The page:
Should the colour of plasters match skin tones?
Who knew something as mundane as using a plaster could provoke such an emotional and lively debate about racial identity?
That's what happened after Dom Apollon, 45, cut his finger at home in Oakland, California.
On attaching the dark brown plaster, Dom who works for a non-profit racial awareness organisation, was overcome with emotions as he realised how it perfectly matched his own skin colour.
Posting a picture on Twitter he wrote: ''It's taken me 45 trips around the sun, but for the first time in my life I know what it feels like to have a band-aid in my own skin tone," he said, referring to the plaster.
''You can barely even spot it in the first image. For real I'm holding back tears.''
In a heartfelt series of tweets, which have been shared 96,000 times, Dom expressed how the simple household item provoked questions about his own racial identity.
''Not like I didn't know these strips existed. But I definitely didn't expect the complex emotions that would swirl as I watched it just ... blend in.
''This felt like belonging. Like feeling valued. Sadness for my younger self and millions of kids of colour, especially black kids.
''Like a reminder of countless spaces where my skin is still not welcomed. Feared. Hated.
''Like, why am I really thinking all this 'bout an effing band-aid?" he posted.
The thread which has been liked half a million times caught the attention of actor John Boyega, who posted his own experience of "nude" plaster usage while on the set of Star Wars.
''An average day in an action film like Star Wars comes with jumps, falls, crashes and explosions etc. We patch up and keep it moving,'' he posted.
Author Malorie Blackman also weighed in on the conversation. Her novel Noughts and Crosses is set in a world divided by race, where black people (Crosses) are the rulers and white people (Noughts) are the underclass.
Plasters for different skin tones are available to buy, but many social media users admitted they were unaware they could purchase any other shade but the standard "nude" colour.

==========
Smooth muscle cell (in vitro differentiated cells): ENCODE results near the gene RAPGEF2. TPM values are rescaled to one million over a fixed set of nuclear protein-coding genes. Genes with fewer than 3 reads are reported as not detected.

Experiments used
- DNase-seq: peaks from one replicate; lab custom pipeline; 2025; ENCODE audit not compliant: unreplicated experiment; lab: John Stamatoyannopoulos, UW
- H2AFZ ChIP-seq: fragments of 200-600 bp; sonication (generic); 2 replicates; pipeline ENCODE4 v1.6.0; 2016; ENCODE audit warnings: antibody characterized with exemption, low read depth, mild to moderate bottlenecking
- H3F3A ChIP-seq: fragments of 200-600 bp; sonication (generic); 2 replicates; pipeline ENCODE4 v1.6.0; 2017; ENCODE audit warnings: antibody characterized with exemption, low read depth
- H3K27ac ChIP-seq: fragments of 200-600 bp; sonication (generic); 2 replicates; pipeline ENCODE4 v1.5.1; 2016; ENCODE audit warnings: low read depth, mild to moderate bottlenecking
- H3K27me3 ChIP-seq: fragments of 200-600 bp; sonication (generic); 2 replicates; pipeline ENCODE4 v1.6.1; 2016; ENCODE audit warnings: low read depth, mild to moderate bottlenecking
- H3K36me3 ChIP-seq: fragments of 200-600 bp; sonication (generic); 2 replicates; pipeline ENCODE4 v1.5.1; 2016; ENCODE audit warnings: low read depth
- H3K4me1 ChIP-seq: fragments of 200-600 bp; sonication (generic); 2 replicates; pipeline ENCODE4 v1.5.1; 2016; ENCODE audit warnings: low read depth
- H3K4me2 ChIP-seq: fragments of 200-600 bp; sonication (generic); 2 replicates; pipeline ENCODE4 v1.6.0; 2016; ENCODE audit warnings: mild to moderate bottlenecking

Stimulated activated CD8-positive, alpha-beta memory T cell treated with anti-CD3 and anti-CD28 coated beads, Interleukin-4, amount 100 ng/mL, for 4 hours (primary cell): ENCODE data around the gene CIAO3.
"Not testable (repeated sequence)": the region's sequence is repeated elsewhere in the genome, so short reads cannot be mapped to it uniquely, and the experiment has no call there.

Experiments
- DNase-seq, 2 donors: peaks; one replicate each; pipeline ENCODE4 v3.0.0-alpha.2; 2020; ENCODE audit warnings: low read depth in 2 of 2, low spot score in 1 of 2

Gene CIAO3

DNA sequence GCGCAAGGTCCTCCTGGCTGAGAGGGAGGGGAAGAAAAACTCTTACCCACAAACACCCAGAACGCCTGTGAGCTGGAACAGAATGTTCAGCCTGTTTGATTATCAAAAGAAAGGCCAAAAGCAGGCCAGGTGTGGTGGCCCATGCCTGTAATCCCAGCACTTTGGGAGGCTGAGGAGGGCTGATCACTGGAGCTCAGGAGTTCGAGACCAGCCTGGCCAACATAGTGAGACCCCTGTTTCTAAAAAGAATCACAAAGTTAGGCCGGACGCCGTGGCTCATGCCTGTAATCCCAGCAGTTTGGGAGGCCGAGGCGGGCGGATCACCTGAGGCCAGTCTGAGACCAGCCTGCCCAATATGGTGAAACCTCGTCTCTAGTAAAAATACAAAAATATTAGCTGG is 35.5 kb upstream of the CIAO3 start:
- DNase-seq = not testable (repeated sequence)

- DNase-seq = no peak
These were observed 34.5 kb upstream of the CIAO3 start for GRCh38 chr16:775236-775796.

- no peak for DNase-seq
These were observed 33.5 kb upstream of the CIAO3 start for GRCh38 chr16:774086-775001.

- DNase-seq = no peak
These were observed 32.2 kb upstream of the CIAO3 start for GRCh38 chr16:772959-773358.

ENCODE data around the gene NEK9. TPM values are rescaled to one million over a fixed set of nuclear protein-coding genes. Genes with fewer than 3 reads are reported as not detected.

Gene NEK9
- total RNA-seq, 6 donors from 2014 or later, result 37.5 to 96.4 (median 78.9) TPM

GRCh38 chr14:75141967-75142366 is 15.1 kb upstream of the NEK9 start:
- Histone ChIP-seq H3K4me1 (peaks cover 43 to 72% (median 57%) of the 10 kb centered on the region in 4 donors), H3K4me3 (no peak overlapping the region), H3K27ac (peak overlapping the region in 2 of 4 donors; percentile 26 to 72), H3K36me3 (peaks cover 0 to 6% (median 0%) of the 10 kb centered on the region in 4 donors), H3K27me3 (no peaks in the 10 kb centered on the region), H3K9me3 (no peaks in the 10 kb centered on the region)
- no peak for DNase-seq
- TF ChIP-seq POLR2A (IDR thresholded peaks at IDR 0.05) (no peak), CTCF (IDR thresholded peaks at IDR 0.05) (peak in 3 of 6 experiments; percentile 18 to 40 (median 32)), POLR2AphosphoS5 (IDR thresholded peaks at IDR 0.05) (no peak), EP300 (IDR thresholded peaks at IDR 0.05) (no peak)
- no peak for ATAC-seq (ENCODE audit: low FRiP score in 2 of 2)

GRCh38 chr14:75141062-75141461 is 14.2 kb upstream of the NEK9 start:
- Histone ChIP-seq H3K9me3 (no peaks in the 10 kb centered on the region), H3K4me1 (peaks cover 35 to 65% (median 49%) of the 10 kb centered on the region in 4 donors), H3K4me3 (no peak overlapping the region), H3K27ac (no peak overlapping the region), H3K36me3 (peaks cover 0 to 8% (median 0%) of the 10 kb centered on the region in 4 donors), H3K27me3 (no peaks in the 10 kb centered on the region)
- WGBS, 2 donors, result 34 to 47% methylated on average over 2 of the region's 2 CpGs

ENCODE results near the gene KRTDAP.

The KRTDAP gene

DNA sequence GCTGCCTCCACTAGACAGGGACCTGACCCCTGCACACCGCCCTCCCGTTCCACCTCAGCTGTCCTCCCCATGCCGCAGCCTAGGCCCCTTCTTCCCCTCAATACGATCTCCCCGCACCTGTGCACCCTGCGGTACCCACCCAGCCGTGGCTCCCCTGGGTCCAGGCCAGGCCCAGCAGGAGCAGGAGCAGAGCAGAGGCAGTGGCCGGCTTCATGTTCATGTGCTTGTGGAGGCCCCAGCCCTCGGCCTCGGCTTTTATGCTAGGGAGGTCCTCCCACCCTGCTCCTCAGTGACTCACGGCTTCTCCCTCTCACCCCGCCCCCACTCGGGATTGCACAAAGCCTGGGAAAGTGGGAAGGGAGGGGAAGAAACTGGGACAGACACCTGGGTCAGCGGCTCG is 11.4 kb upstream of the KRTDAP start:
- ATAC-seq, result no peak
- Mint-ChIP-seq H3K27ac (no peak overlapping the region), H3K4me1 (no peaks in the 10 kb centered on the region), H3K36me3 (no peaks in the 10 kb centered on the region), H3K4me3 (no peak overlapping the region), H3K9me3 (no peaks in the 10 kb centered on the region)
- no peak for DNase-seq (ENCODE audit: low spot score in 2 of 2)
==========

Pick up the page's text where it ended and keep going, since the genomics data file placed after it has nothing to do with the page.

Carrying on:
''Future teacher here! Adding these to my list of essential classroom supplies!'' posted one Twitter user.
Others responded with their own examples of every day items they felt had in the past failed to represent them.
''Oh, man. The "flesh" crayon confused me so much when I was a kid, & my mom tried her best to help me find the crayon that matched me the best, but I remember being upset that nothing really worked,'' another user wrote.
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Another posted: ''I feel the same way about naming conventions for a variety of things: nude pantyhose, nude sandals, nude pumps, nude bras, you get the point.''
Others did not quite understand the point of the conversation.
''Um... it's just a bandage, man. When I was a kid I never really cared what colour it was. '' posted one Twitter user.
Although items such as toys, tights, and crayons are available in different skin tones, some independent businesses are increasingly catering for people of different skin colours.
In 2014 Ade Hassan founded Nubian Skin a range of lingerie and hosiery for women of colour.
"I could never find simple things like tights in my skin colour, and having something so simple like nude not represent you, can feel very exclusive, like you are an afterthought," she told the BBC.
Similarly a range of ballet pump in different shades of bronze have also been created in the UK for the first time.
Ballet Black, whose dancers are all of black and Asian descent, have worked alongside shoe manufacturer Freed to create the new shoes.
Dancer Cira Robinson described what it meant to her to dance in ballet shoes that matched her skin colour: ''To have a shoe that I can just put on and go, I never thought that'd happen.''